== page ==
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Projects: Projects for Investigator
Reference Number EP/M014096/1
Title Development of Roll Formable Ultra High Strength Steels for Energy Efficient Manufacture of Lightweight Crash Resistant Automotive Structures
Status Completed
Energy Categories Energy Efficiency(Transport) 50%;
Energy Efficiency(Industry) 50%;
Research Types Basic and strategic applied research 100%
Science and Technology Fields PHYSICAL SCIENCES AND MATHEMATICS (Metallurgy and Materials) 100%
UKERC Cross Cutting Characterisation Not Cross-cutting 100%
Principal Investigator Dr BA Shollock
No email address given
Imperial College London
Award Type Standard
Funding Source EPSRC
Start Date 31 March 2015
End Date 31 March 2017
Duration 24 months
Total Grant Value £291,744
Industrial Sectors Energy
Region London
Programme Manufacturing : Manufacturing
Investigators Principal Investigator Dr BA Shollock , Materials, Imperial College London (100.000%)
  Industrial Collaborator Project Contact , Jaguar Land Rover Limited (0.000%)
Project Contact , AFRC Centre for Genome Research (0.000%)
Project Contact , Hadley Group (0.000%)
Project Contact , Tata Group UK (0.000%)
Web Site
Abstract This project is concerned with the development of Ultra High Strength Steels (UHSS - steels with a ultimate tensile strength greater than 1000 MPa) specifically designed to be formed by a novel low energy and flexible manufacturing process, known as 3D roll forming, to produce lightweight crash resistant structures for the automotive industry. The roll forming process is an incremental bending process that turns a flat sheet into a structural profile as compared to traditional stamping processes that involves severe stretching of the sheet to create the required part geometry. The 3D roll forming process is extremely flexible - leading developers of the technology claim a single set of tooling can be used to manufacture up to a quarter of the automotive structure, whereas the stamping process requires an expensive set of tools to be manufactured for each individual part. Furthermore a roll forming line only take 10 to 16 weeks to setup as compared to 18 months for a stamping line. Today ultra high strength automotive steels are usually formed using the energy intensive hot stamping as it is very difficult, and costly, to design steels that achieve the required high room temperature uniform ductility in combination with an ultimate tensile strength in excess of 1000 MPa. As roll forming only requires the material to be bendable, it is proposed that steels with low work hardening rates and a high yield ratio (yield strength /ultimate tensile strength) could be suitable for shaping using this process. The development of UHSS for roll forming allows simpler compositions that are leaner and have a lower alloy cost which reduces exposure to raw materials supply issues (scarcity), have better compatibility with existing capabilities and are more consistent (higher yield/lower scrap). This is potentially a disruptive technology that could revolutionise the manufacture of automotive structural members. It will: eliminate the need for energy intensive hot stamping currently used for shaping UHSS; dramatically reduce tooling requirements and the energy associated in their manufacture; increase material utilisation; avoid the need to use energy intensive materials for lightweighting such as Al, Mg and CFRP; all whilst producing a product that will yield significant CO2 savings during use. It is estimated that if roll formed steel replaced 50 kg of hot stamped components in a vehicle, then 40,000 tonnes of CO2 could be saved in the UK automotive manufacturing industry per annum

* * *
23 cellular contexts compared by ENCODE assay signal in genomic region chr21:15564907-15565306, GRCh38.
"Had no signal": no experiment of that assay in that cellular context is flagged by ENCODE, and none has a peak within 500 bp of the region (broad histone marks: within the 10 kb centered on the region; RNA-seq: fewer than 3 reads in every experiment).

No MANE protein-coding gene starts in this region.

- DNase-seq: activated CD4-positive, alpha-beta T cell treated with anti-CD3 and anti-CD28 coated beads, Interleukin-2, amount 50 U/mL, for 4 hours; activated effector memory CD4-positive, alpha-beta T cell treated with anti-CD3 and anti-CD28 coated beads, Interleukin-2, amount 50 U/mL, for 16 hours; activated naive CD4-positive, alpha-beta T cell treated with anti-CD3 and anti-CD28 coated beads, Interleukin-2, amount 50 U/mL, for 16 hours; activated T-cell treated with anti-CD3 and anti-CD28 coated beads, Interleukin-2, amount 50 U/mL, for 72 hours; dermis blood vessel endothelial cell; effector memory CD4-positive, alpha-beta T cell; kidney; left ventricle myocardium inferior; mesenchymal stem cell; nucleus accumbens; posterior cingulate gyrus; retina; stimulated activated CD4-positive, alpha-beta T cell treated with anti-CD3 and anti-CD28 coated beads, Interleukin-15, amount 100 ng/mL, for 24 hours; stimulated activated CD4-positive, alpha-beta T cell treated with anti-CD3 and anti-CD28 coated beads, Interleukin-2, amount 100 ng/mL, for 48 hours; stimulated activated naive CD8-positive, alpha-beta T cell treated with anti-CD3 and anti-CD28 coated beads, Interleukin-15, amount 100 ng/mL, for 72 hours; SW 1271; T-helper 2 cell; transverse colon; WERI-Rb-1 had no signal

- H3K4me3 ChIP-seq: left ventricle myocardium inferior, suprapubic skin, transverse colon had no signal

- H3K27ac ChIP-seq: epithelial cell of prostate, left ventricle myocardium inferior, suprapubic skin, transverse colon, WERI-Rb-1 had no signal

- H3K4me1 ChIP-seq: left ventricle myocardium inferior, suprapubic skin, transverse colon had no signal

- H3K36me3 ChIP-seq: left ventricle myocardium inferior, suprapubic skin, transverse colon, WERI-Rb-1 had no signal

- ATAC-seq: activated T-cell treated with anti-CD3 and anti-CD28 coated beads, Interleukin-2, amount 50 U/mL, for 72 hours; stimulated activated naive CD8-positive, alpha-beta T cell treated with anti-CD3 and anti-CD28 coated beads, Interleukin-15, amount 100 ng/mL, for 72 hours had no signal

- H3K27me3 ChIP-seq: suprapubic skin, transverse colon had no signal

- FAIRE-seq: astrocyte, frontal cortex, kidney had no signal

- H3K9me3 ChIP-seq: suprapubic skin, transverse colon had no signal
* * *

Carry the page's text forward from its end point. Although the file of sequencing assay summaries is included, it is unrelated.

Publications (none)
Final Report (none)
Added to Database 19/06/15